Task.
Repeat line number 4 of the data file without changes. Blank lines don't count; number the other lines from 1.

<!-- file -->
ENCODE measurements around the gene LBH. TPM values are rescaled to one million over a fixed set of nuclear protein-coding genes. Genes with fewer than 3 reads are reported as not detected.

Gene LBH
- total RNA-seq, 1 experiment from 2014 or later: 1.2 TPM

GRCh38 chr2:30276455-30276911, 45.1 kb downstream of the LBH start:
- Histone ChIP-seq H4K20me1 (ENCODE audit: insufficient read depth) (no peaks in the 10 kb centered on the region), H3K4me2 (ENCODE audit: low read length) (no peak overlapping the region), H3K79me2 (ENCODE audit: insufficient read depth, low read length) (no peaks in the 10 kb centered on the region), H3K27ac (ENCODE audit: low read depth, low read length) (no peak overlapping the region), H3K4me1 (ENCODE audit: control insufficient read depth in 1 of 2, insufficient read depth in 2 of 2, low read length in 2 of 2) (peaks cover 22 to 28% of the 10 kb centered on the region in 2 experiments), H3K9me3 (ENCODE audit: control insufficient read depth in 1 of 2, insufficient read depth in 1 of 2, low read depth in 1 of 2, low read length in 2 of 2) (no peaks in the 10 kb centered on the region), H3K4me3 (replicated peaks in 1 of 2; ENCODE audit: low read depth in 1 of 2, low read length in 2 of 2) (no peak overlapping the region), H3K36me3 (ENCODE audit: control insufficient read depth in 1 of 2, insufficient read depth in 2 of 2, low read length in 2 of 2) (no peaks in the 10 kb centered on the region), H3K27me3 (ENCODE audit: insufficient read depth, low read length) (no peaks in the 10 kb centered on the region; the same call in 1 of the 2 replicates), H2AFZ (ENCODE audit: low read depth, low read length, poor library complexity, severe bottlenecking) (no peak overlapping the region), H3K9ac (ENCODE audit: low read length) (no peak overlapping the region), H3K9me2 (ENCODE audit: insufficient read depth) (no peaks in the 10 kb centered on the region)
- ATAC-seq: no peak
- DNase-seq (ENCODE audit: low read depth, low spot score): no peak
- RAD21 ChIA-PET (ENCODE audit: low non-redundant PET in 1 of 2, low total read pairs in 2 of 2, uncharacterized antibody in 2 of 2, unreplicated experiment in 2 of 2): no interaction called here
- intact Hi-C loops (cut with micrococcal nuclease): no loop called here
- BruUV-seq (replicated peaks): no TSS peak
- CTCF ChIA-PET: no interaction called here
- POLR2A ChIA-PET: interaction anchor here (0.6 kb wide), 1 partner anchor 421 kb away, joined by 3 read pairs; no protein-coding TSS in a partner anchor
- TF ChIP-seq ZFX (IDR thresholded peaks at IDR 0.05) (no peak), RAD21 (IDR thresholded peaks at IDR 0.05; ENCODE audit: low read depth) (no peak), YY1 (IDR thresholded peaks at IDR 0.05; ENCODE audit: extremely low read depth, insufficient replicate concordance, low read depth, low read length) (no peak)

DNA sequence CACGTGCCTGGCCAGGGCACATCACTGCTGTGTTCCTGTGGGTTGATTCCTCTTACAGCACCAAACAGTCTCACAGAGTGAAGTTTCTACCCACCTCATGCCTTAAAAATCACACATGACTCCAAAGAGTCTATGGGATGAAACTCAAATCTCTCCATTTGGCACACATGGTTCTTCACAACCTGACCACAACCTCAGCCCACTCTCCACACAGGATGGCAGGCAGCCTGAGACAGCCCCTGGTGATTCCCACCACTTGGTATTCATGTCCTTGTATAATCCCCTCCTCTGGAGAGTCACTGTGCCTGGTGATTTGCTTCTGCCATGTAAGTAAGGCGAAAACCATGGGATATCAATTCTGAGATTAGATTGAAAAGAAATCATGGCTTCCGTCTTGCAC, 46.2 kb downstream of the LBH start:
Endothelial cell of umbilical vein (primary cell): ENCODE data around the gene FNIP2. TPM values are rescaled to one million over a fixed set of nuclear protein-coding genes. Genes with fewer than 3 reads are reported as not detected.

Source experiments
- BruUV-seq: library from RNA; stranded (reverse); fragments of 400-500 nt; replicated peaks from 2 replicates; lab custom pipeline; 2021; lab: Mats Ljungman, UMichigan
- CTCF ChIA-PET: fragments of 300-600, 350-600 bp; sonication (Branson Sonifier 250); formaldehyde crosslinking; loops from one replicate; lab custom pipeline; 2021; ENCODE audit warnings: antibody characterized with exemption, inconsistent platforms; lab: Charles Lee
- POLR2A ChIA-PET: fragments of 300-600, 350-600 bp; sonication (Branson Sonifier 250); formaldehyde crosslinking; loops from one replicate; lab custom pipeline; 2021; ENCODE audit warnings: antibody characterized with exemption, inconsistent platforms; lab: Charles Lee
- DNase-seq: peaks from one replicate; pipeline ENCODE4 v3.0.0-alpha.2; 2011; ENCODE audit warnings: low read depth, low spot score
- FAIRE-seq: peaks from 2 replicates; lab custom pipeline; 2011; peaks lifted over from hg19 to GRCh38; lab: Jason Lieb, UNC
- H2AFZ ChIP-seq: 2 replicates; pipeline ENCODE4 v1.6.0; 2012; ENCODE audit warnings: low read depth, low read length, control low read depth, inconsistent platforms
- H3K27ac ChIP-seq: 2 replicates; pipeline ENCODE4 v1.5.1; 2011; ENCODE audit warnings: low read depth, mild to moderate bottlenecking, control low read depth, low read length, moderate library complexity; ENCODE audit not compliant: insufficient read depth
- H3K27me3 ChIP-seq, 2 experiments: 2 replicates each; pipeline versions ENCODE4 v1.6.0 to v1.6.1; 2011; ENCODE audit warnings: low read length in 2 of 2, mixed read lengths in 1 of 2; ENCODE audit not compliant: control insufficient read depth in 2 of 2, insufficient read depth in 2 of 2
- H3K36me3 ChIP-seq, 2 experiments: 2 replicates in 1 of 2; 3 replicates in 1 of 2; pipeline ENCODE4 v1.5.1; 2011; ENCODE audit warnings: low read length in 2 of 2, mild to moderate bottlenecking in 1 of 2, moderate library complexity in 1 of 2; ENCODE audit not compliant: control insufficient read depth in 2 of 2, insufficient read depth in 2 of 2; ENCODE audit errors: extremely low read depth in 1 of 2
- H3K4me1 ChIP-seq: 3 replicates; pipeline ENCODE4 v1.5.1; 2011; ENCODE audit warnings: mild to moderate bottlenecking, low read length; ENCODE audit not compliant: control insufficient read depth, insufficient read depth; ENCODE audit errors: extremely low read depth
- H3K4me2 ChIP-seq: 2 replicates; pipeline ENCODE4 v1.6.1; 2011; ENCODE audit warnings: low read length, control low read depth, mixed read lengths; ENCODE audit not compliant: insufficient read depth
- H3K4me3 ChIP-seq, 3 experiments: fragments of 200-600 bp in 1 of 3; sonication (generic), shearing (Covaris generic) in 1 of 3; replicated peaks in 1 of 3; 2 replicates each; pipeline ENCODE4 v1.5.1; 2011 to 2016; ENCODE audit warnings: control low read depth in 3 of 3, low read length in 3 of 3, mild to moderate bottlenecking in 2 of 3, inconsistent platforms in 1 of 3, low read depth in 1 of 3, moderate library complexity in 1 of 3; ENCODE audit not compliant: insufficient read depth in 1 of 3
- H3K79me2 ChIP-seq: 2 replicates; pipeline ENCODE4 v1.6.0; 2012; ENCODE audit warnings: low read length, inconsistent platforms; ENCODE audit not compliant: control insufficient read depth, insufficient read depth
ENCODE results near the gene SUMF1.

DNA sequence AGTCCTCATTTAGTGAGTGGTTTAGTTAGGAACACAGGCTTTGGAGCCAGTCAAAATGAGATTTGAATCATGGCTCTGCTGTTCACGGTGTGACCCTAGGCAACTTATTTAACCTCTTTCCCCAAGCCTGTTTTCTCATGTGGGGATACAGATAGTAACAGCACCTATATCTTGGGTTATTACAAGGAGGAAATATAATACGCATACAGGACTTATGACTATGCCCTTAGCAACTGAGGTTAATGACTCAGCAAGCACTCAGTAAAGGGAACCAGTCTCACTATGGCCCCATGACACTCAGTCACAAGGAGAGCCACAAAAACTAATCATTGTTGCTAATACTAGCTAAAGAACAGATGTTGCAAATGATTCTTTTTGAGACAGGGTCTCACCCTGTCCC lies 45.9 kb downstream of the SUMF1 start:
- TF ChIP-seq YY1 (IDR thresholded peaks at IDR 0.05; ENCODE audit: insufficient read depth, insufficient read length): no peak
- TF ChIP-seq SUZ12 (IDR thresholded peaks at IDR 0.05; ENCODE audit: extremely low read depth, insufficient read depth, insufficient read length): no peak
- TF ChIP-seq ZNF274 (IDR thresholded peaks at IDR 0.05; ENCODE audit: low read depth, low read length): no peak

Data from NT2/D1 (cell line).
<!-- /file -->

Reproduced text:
GRCh38 chr2:30276455-30276911, 45.1 kb downstream of the LBH start: